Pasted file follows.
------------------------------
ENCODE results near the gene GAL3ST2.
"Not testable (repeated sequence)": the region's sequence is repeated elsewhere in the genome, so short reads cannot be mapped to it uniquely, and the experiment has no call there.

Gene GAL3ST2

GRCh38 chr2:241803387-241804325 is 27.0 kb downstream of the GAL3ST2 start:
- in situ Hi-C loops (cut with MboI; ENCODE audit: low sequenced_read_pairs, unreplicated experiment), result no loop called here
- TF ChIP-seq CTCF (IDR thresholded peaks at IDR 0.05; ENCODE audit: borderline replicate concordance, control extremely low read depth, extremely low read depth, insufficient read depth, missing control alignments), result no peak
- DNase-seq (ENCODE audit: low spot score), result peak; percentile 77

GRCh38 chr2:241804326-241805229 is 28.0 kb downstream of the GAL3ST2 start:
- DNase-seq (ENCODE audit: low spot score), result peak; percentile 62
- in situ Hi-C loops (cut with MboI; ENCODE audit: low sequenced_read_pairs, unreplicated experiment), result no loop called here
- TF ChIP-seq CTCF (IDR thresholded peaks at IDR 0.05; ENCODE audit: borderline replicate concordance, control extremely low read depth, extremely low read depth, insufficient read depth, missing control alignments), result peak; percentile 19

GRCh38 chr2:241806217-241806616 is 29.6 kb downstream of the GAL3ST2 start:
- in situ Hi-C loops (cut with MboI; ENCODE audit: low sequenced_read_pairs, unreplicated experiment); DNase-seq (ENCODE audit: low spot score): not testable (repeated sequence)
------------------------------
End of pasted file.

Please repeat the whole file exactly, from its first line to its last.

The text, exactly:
ENCODE results near the gene GAL3ST2.
"Not testable (repeated sequence)": the region's sequence is repeated elsewhere in the genome, so short reads cannot be mapped to it uniquely, and the experiment has no call there.

Gene GAL3ST2

GRCh38 chr2:241803387-241804325 is 27.0 kb downstream of the GAL3ST2 start:
- in situ Hi-C loops (cut with MboI; ENCODE audit: low sequenced_read_pairs, unreplicated experiment), result no loop called here
- TF ChIP-seq CTCF (IDR thresholded peaks at IDR 0.05; ENCODE audit: borderline replicate concordance, control extremely low read depth, extremely low read depth, insufficient read depth, missing control alignments), result no peak
- DNase-seq (ENCODE audit: low spot score), result peak; percentile 77

GRCh38 chr2:241804326-241805229 is 28.0 kb downstream of the GAL3ST2 start:
- DNase-seq (ENCODE audit: low spot score), result peak; percentile 62
- in situ Hi-C loops (cut with MboI; ENCODE audit: low sequenced_read_pairs, unreplicated experiment), result no loop called here
- TF ChIP-seq CTCF (IDR thresholded peaks at IDR 0.05; ENCODE audit: borderline replicate concordance, control extremely low read depth, extremely low read depth, insufficient read depth, missing control alignments), result peak; percentile 19

GRCh38 chr2:241806217-241806616 is 29.6 kb downstream of the GAL3ST2 start:
- in situ Hi-C loops (cut with MboI; ENCODE audit: low sequenced_read_pairs, unreplicated experiment); DNase-seq (ENCODE audit: low spot score): not testable (repeated sequence)